The actuator 14 can be configured to be self-locking, as mentioned above. In this way, the actuator 14 can be controllably rotated to any selected position relative to the base 12 to freely move the blades 16 a, 16 b, 16 c, 16 d, 16 e, 16 f relative to the base 12 and hold the blades 16 a, 16 b, 16 c, 16 d, 16 e, 16 f in any selected position relative to the base 12. When the actuator 14 is not rotating, the actuator 14, e.g., a curvature of the distal-facing surface 14 and a pitch of the thread 40 which can approximate the curvature, can be configured to help hold the blades 16 a, 16 b, 16 c, 16 d, 16 e, 16 f in position relative to the base 12, thereby preventing the blades 16 a, 16 b, 16 c, 16 d, 16 e, 16 f from slipping relative to any tissue they are retracting and/or to any instrument inserted through the working channel 18. The actuator 14 can therefore be configured to counteract radially outward forces applied by the blades 16 a, 16 b, 16 c, 16 d, 16 e, 16 f and thereby prevent the teeth of the blades 16 a, 16 b, 16 c, 16 d, 16 e, 16 f from sliding relative to the thread 40 when the actuator 14 is not being manually rotated. As mentioned above, the curved profile of the distal-facing surface 14 s of the actuator 14 and the curved profile of the proximal-facing surface 12 s of the base 12 in cooperation with the engagement between the thread 40 of the actuator 14 and the teeth of the blades 16 a, 16 b, 16 c, 16 d, 16 e, 16 f can help hold the blades 16 a, 16 b, 16 c, 16 d, 16 e, 16 f in position relative to the base 12. A ratio of an average diameter of the thread 40 to the pitch of the thread 40, e.g., a distance between innermost teeth 42 a, 42 b, can allow the self-locking of the actuator 14. In an exemplary embodiment, the ratio can be in a range of about 0.03 to 0.2, e.g., about 0.08 (e.g., a pitch of about 8 mm and an average thread diameter of about 100 mm). The smaller the ratio, the more effectively the actuator 14 can self-lock. A co-efficient of friction between the blades 16 a, 16 b, 16 c, 16 d, 16 e, 16 f and the actuator 14 can also help hold the blades 16 a, 16 b, 16 c, 16 d, 16 e, 16 f in position relative to the base 12.

In some embodiments, the retractor 10 can be inserted over an obturator during insertion of the retractor to the depth of the surgical site or near the depth of the surgical site to be formed. FIGS. 18-20 illustrate one embodiment of such a method used to retract tissue near the spine of a human. Soft tissue and some bone mass has been omitted from the figures for clarity. A person skilled in the art will appreciate that while use of the retractor 10 is shown and described with reference to FIGS. 18-20 as retracting tissue adjacent a spine, any retractor disclosed herein can be used similarly, and the methods and devices disclosed herein can be used to retract tissue in a variety of medical procedures at various places around a patient's body.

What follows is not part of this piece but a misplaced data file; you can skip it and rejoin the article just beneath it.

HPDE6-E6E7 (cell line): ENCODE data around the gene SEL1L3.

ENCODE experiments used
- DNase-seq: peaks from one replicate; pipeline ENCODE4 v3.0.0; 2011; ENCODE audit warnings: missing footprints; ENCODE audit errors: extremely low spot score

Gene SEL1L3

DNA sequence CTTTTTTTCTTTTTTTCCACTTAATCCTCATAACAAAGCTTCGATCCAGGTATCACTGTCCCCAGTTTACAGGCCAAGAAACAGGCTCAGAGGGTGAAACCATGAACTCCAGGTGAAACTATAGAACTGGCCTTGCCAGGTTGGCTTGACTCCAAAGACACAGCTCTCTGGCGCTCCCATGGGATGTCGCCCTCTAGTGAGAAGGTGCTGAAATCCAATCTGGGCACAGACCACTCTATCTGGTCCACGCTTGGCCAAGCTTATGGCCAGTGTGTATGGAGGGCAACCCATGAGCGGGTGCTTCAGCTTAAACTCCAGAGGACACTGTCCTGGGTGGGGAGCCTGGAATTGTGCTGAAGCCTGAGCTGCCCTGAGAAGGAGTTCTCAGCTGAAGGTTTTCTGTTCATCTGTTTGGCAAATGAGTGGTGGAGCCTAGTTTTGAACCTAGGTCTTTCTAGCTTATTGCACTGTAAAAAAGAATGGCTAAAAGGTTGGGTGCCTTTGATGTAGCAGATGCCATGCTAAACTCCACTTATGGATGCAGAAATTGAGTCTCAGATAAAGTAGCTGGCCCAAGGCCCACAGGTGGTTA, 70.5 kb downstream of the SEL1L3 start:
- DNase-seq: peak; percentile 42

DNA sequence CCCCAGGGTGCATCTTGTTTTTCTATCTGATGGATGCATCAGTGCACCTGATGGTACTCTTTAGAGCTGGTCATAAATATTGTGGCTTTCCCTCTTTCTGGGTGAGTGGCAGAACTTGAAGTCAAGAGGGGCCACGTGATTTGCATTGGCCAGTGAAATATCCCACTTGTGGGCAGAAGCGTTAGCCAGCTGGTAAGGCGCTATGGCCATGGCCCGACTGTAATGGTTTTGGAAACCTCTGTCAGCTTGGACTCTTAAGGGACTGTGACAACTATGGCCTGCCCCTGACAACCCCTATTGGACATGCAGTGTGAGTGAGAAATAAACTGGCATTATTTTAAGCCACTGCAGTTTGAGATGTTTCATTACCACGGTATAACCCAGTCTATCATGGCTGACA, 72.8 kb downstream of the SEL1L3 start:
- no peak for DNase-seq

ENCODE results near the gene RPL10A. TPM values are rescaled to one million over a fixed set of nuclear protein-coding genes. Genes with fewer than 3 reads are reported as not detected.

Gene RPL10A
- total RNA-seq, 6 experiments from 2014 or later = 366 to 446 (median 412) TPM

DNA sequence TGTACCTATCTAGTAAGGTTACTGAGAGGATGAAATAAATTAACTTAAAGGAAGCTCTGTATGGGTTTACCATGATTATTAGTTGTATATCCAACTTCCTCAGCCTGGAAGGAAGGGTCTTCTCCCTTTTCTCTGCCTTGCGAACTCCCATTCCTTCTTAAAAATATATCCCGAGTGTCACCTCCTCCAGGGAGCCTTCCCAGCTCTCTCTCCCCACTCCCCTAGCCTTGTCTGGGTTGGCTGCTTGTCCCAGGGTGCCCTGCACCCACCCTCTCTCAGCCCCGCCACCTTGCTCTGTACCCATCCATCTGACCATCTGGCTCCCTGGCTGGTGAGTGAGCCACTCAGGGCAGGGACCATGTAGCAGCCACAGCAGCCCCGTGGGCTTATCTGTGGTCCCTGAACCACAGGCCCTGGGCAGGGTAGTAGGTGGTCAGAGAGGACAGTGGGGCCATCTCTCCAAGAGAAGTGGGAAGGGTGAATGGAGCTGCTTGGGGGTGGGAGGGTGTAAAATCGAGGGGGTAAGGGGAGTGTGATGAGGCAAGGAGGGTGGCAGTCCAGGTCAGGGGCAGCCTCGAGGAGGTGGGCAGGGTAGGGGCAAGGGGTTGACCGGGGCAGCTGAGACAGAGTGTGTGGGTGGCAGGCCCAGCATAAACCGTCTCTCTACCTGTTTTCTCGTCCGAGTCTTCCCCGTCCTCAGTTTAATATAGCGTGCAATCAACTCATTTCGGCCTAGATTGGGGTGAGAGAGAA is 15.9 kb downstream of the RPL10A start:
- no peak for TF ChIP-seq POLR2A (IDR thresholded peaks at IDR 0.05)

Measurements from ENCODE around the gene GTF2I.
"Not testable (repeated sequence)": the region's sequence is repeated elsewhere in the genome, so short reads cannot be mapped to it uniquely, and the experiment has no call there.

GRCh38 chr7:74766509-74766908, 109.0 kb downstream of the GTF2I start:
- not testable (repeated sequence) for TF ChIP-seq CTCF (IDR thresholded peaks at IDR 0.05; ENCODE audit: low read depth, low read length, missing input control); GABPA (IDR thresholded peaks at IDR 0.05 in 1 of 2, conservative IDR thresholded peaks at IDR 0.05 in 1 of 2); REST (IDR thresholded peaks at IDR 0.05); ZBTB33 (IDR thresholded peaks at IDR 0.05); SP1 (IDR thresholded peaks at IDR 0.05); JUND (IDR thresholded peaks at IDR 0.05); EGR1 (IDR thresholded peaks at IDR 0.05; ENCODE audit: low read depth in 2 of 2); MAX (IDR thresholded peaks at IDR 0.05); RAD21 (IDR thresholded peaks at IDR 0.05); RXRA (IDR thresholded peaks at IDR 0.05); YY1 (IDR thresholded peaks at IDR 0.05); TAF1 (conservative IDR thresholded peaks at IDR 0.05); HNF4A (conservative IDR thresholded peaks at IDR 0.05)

FIG. 18 illustrates an obturator 100 after it has been inserted into an incision and directed to a surgical site 102, e.g., next to a spinal column. Optionally, the obturator 100 can be directed along a guide wire (not shown) which has previously been tethered to the surgical site 102. Once the obturator 100 is in position at the surgical site 102, the retractor 10 can be advanced over the obturator 100, e.g., with the obturator passing through the working channel 18, to the surgical site 102. The retractor 10 in the closed position can be advanced alone over the obturator 100, as shown in FIG. 19. Alternatively, as will be appreciated by a person skilled in the art, the retractor 10 can be coupled to an introducer device (not shown) configured to advance the retractor 10 along the obturator 100. Whether advanced using an introducer device or not, the retractor 10 can be advanced distally to the surgical site 102 by pushing the retractor 10 down the length of obturator 100 to the surgical site 102, as shown in FIG. 19. Once the retractor 10 is at the surgical site 102, the obturator 100 can be removed from the incision, leaving the retractor 10 at the surgical site 102. Instead of using the obturator 100 to guide the retractor 10 to the surgical site 102, as will be appreciated by a person skilled in the art the retractor 10 can be advanced to the surgical site 102 in a number of other ways, e.g., using a guide wire, using an introducer device, hand insertion, etc. Optionally, at any point during the procedure, the retractor 10 can be attached to a surgical retractor positioning mechanism, e.g. a table, one or more a rigid arms, a wall, etc., to rigidly secure the retractor 10 at a fixed location relative to the surgical site 102.

Once positioned at the surgical site 102, the retractor 10 can be actuated as discussed above to retract tissue at the surgical site 102. With the retractor 10 in the closed position or in the open position, one or more surgical instruments 104 can be inserted through the working channel 18 of the retractor 10, as shown in FIG. 20 with the retractor 10 in the closed position, such that a distal end 104 d of the instrument 104 extends through the working channel 18 to access bone, tissue, and/or other matter at the surgical site 102. Although a grasper with jaws is illustrated as the instrument 104 in FIG. 20, a person skilled in the art will appreciate that any instrument can be inserted through the working channel 18.